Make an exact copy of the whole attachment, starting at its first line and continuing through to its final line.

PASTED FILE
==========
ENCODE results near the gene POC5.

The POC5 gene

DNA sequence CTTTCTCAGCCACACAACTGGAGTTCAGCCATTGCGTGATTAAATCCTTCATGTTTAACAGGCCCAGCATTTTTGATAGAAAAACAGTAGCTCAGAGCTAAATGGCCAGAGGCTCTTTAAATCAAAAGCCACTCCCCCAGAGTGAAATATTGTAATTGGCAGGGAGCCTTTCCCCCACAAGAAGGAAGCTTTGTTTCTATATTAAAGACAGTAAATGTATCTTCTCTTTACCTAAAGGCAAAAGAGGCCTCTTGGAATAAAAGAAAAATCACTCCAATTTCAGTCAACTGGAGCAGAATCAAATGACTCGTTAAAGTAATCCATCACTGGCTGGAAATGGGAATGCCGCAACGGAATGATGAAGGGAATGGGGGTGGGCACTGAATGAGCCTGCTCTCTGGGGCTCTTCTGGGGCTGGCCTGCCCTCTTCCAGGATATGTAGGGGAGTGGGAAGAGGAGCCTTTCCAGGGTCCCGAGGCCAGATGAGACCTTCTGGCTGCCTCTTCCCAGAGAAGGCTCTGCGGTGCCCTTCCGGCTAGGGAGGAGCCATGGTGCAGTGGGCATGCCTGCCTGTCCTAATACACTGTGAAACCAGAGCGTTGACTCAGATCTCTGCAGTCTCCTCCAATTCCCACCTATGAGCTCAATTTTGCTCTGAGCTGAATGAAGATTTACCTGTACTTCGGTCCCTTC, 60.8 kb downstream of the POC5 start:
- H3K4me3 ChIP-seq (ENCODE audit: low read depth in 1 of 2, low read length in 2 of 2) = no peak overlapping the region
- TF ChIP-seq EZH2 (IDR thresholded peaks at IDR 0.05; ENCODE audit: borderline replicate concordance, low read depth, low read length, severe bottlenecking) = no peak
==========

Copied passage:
ENCODE results near the gene POC5.

The POC5 gene

DNA sequence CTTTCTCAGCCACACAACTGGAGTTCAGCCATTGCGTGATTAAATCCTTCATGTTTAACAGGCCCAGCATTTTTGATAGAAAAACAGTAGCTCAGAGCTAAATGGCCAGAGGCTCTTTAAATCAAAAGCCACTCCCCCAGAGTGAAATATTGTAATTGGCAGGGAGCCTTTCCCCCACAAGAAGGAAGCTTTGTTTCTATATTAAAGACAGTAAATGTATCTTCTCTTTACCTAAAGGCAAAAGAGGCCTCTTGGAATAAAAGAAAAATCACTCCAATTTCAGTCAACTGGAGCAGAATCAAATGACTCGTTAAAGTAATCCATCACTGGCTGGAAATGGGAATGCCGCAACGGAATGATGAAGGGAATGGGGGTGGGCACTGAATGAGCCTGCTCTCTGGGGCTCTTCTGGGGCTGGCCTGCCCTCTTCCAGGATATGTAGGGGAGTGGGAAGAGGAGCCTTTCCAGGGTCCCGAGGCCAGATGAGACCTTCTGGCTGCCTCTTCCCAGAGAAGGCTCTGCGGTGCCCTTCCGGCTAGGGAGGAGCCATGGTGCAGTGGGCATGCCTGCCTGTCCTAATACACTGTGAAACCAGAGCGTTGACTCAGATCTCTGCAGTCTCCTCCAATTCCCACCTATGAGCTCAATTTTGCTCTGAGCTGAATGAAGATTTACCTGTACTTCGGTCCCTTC, 60.8 kb downstream of the POC5 start:
- H3K4me3 ChIP-seq (ENCODE audit: low read depth in 1 of 2, low read length in 2 of 2) = no peak overlapping the region
- TF ChIP-seq EZH2 (IDR thresholded peaks at IDR 0.05; ENCODE audit: borderline replicate concordance, low read depth, low read length, severe bottlenecking) = no peak